U.S. housing market stats are compiled as vigorously and variably as they are for professional baseball: every flicker of movement is noted, recorded and compared against every other factor. Experts at RealtyTrac say, though, that when it comes to foreclosure stats people should look at the yearly data rather than the monthly data. One example they cite is the 4% rise in repossessions for the month of July against the previous month, but how July’s total repossessions are down 32% against July 2012. This difference in the tone of the data can make a world of difference to trend trackers and market forecasters, which means homeowners may be getting different viewpoints as well. For more on this continue reading the following article from TheStreet.
Call it a tale of two outlooks on the U.S. home foreclosure front – one for the short term and one for the long term.
RealtyTrac, the Irvine, Calif., real estate industry analytical firm, reports this week that home bank repossessions were up by 4% in July.
For sure, that figure bears watching for August and September.
But the big picture tells a different story. Those figures, RealtyTrac reports, are actually down 32% from July 2012.
That’s a huge sign that home foreclosures are fading (even though they also are up by 6% in July — but, again, way down from a year earlier).
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The higher monthly numbers may be skewed due to higher foreclosure figures in a handful of states. According to RealtyTrac, foreclosure starts were up significantly in states including Maryland (up 275% since July 2012); Oregon (up 137%); and New Jersey (up 89%).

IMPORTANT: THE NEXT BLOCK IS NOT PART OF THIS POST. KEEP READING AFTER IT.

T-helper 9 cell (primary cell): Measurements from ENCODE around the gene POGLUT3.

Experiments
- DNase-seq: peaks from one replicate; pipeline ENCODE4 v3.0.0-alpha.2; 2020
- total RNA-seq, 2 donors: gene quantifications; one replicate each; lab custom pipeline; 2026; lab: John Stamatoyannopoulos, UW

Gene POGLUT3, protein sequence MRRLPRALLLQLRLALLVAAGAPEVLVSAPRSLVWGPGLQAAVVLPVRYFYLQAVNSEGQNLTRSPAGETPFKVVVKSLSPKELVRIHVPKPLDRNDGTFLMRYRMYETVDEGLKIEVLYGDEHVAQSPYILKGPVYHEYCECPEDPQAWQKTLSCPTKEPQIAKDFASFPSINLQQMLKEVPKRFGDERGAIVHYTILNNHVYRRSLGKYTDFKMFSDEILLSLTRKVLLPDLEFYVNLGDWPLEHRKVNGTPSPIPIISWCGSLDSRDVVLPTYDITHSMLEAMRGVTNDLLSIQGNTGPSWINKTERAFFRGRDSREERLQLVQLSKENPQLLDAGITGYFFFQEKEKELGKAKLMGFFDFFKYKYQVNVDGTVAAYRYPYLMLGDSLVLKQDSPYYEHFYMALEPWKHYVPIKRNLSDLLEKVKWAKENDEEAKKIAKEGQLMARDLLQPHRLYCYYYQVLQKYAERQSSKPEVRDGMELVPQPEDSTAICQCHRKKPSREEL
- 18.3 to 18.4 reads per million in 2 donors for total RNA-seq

The numbers skyrocketed in those states largely because legislators and judges have loosened their grip in blocking (or at least slowing down) the rate of home foreclosures for the first time in five years, RealtyTrac says.
"Foreclosures are continuing to boil over in a select group of markets where state legislation and court rulings kept a lid on foreclosure activity during the worst of the housing crisis," says Daren Blomquist, vice president of RealtyTrac. "Still, the foreclosure boil-over markets are becoming fewer and farther between as lenders have caught up with the backlog in some of the states with the more lengthy judicial foreclosure process."
Blomquist points to Illinois, where foreclosures have decreased in each of the past eight months after experiencing 11 straight months of home repossessions, and Ohio, which has seen three straight months of declines after eight straight months of home foreclosure hikes.
RealtyTrac says foreclosures are in major retreat, even though the economic collapse of 2007-08 inflicted huge damage on U.S. homeowners.
"U.S. foreclosure activity in July is 64% below the peak of more than 367,000 properties with foreclosure filings in March 2010, but is still 54% above the historical average of 85,000 properties with foreclosure filings per month before the housing bubble burst in late 2006," Blomquist says. "There are a dozen states, however, where foreclosure activity levels in July were at or below average monthly levels prior to the bubble bursting. Those states include Texas, Colorado, Oklahoma, Indiana and Michigan, and we expect the number of states in this category to increase in the coming months."
That outlook should ease the minds of homeowners still worried about losing their homes to foreclosure. Right now, RealtyTrac says, only about one in 1,000 U.S. homes are in foreclosure proceedings.
Those are odds most homeowners can live with – despite July’s likely short-term hiccup.
This article was republished with permission from TheStreet.